There are 3 types of Resolutions those involved in Condominium governance must be aware of and understand – the Special Resolution, the Ordinary Resolution and the Board Resolution. Each of these have different requirements for passing and they cannot be used interchangeably. The following is some basic information about each Resolution and its statutory foundation:
The Special Resolution
I’m sure most of you have had the (mis)fortune of trying to amend your Bylaws and know just how hard it can be to pass a Special Resolution. This type of Resolution is passed by the Ownership and has the highest voting threshold. Under the Condominium Property Act (the “Act”) a Special Resolution requires 75% of ALL of the persons entitled to exercise the power of voting, representing not less than 75% of the Unit Factors for ALL of the Units. It is a two-fold test, meaning that you must have both sufficient persons and sufficient Unit Factors for it to pass.
A Special Resolution can be passed at a General Meeting or in writing, but the ultimate number of votes required does not change whether it’s done in person or on paper. The majority of all Special Resolutions are done in writing, as the likelihood of there being sufficient people present at a General Meeting to pass a Special Resolution is virtually non-existent.
The Act outlines certain circumstances in which a Special Resolution will be required, such as Amending Bylaws (s. 32) or acquiring or disposing of property (s. 37, 49). The Bylaws might also impose the obligation to pass a Special Resolution to conduct certain business, such as when the Corporation wants to borrow funds or borrow funds greater than a particular threshold.
The Ordinary Resolution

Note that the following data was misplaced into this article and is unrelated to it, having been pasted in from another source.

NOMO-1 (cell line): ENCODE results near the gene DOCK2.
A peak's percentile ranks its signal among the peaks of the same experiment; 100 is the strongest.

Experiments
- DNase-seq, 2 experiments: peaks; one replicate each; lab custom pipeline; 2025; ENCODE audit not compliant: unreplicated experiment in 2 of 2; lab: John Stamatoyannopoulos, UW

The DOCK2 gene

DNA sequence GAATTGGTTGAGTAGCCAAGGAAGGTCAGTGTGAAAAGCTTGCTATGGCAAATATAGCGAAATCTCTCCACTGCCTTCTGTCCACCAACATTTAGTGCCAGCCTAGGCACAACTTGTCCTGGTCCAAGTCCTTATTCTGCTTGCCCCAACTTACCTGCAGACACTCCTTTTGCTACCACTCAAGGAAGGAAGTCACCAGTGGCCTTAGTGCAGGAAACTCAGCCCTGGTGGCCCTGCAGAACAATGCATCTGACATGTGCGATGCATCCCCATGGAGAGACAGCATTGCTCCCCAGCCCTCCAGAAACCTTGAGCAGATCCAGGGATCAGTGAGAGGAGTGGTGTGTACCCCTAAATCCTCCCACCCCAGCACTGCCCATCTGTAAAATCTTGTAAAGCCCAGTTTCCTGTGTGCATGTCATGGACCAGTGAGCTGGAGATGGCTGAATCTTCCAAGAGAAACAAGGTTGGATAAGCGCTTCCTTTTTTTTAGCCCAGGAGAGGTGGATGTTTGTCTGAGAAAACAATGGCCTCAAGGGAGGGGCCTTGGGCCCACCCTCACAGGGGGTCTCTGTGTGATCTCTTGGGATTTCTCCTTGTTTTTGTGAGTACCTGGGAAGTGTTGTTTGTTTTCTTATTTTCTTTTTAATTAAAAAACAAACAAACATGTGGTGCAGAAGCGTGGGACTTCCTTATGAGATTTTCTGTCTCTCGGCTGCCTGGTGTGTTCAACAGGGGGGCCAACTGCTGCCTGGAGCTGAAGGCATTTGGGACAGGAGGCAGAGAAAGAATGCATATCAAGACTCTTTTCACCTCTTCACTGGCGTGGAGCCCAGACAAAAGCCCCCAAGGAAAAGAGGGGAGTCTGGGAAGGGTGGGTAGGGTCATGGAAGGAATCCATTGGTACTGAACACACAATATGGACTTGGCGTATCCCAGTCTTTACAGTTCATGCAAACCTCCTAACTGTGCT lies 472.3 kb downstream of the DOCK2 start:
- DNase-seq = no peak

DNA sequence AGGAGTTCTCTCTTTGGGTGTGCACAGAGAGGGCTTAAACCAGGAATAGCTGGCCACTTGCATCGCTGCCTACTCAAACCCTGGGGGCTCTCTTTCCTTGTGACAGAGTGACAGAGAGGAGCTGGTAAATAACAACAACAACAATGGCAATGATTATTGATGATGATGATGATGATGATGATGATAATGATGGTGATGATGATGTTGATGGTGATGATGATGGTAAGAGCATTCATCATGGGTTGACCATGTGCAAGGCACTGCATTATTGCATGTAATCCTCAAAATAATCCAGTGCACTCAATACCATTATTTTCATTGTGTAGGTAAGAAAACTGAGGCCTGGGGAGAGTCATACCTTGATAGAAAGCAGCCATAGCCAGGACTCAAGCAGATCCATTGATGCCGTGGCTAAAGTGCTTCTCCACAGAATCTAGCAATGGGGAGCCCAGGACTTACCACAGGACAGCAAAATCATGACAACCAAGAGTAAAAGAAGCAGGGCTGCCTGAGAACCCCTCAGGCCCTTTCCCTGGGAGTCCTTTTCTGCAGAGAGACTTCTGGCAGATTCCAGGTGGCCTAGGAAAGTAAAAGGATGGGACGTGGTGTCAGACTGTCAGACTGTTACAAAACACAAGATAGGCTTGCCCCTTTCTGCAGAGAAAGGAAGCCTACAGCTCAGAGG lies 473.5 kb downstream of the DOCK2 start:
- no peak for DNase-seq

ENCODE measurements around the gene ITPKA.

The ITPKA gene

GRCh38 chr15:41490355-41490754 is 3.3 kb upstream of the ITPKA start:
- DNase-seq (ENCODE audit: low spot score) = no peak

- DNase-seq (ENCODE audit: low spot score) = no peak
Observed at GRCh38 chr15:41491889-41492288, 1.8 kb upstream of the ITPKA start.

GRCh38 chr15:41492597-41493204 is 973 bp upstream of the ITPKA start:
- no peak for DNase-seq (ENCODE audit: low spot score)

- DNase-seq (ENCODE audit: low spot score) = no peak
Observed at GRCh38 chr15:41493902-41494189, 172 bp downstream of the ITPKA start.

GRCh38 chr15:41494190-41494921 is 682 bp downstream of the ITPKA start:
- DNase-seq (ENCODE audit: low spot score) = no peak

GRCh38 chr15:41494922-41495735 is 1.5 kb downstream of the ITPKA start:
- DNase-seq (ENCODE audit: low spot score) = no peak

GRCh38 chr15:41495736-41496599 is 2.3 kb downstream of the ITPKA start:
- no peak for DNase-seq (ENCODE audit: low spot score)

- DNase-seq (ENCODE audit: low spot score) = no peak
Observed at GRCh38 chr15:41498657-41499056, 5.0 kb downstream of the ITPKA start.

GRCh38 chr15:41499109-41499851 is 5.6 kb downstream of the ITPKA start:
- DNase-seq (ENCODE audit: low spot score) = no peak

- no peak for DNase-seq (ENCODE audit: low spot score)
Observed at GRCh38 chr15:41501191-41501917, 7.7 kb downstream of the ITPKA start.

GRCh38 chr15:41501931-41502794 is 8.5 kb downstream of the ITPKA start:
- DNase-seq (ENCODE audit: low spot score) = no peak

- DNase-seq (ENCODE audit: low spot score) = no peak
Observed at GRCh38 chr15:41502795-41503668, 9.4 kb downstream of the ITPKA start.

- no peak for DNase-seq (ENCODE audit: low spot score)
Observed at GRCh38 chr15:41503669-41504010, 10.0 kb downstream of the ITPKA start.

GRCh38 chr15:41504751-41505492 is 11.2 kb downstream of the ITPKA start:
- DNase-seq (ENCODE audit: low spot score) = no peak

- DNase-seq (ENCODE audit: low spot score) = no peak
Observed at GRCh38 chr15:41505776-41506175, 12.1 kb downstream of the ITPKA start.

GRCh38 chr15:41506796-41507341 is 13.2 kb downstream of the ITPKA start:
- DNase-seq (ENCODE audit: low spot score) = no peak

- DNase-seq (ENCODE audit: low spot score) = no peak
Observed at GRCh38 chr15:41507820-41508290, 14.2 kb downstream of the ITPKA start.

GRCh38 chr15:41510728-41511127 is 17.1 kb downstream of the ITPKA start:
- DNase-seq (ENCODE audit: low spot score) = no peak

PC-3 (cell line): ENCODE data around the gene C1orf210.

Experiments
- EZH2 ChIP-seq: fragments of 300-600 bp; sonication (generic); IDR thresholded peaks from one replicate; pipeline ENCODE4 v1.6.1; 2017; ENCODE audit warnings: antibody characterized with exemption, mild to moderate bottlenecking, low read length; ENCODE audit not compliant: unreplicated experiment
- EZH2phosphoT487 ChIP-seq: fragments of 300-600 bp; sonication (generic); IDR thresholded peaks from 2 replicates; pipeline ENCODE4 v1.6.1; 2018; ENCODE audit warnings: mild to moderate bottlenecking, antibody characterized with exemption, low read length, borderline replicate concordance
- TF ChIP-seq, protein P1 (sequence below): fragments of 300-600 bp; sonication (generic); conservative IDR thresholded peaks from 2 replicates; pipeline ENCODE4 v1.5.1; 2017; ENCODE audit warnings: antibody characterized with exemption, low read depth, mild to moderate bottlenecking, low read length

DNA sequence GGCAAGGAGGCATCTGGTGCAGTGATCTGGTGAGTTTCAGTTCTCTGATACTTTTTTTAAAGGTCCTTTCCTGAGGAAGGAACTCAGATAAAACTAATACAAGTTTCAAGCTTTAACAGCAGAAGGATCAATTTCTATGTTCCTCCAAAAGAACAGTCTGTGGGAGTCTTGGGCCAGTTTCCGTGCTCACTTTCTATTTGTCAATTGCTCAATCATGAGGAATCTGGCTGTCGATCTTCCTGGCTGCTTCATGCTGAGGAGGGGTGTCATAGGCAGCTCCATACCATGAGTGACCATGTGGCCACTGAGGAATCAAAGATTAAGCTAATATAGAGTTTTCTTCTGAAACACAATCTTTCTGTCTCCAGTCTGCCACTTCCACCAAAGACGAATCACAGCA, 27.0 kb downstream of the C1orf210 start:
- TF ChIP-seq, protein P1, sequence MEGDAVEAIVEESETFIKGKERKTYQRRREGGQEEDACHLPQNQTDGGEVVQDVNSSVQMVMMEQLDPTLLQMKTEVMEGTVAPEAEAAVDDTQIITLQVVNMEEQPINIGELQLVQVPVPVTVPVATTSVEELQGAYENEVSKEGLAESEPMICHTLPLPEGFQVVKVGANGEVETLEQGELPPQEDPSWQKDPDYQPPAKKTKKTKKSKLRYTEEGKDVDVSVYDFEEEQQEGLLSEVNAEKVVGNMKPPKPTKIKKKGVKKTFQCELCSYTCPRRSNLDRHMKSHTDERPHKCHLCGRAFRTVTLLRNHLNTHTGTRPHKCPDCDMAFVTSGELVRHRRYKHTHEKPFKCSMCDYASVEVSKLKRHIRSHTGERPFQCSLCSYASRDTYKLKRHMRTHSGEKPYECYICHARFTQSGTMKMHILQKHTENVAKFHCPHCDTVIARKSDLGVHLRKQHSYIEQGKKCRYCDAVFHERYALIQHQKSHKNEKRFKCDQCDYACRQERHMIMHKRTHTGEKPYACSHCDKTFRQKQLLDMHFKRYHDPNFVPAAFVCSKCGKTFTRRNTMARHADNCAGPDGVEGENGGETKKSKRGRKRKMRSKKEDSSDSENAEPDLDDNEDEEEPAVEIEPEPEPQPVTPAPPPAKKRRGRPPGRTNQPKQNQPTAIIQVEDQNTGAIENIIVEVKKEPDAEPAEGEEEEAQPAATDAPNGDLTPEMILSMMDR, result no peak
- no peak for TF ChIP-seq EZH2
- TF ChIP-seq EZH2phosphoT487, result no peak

An Ordinary Resolution is commonly confused with the Board Resolution, but this again is a Resolution passed by the Ownership. Like the Special Resolution, an Ordinary Resolution can be passed at a General Meeting or in writing, and any who have attended at and voted during an AGM have participated in the passing of an Ordinary Resolution. Unlike the Special Resolution the ultimate number of votes required can differ depending on whether it is done in person or on paper.
Under the Act an Ordinary Resolution is passed by a majority of those present at a General Meeting, and for business to be conducted at the meeting you need only have quorum present. Depending
on your quorum level, this could amount to 51% of only 15% of the ownership, or lower if you have a deemed quorum provision in your Bylaws. On the other hand, an Ordinary Resolution in writing
requires more than 50% of ALL of the persons, representing more than 50% of the Unit Factors for ALL of the Units. The Ordinary Resolution in writing flips back to something similar to the Special
Resolution, just at a lower threshold, as it is again a two-fold test and the voting threshold is based on the entire Ownership.
Any of the Corporation’s business that is not required to be done by way of Special Resolution is done by Ordinary Resolution. The Act also outlines certain circumstances in which an Ordinary Resolution is required, such as for the removal of a Board Member (s. 28.1) or changing the municipality in which your General Meetings are held (s. 31).
The Board Resolution
The Board Resolution is exactly what it sounds like, namely a Resolution passed by the Members of the Board. Unlike the Special Resolution and the Ordinary Resolution, a Board Resolution is not defined under the Act. Instead, the Act tells us that the powers and duties of the Corporation shall be exercised and performed by the Board. How is this done? By way of Board Resolution.
The Board’s decisions are done by way of majority vote, which can be done at a meeting or in writing. Like with the Ordinary Resolution, the ultimate number of votes required will vary depending on whether it is passed in person or on paper. For a Board Resolution to pass at a meeting there must be quorum, and a majority of those present at the meeting must vote in favour of the Resolution. For a Board Resolution to pass in writing, a majority of the entire Board must vote in favour.
If the Act or the Bylaws do not require a Special Resolution or Ordinary Resolution for a particular piece of business, it is then something that can be decided at the Board level. This includes hiring trades, purchasing insurance and setting the budget for the coming year.
Understanding how the Condominium Corporation’s business is conducted can be confusing the thing to remember about all Resolutions is that they don’t have to be perfectly phrased, just legal. Don’t panic about your language, so long as your intent is clear. If we can be of assistance, please don’t hesitate to contact the author or another member of our Condominium Group.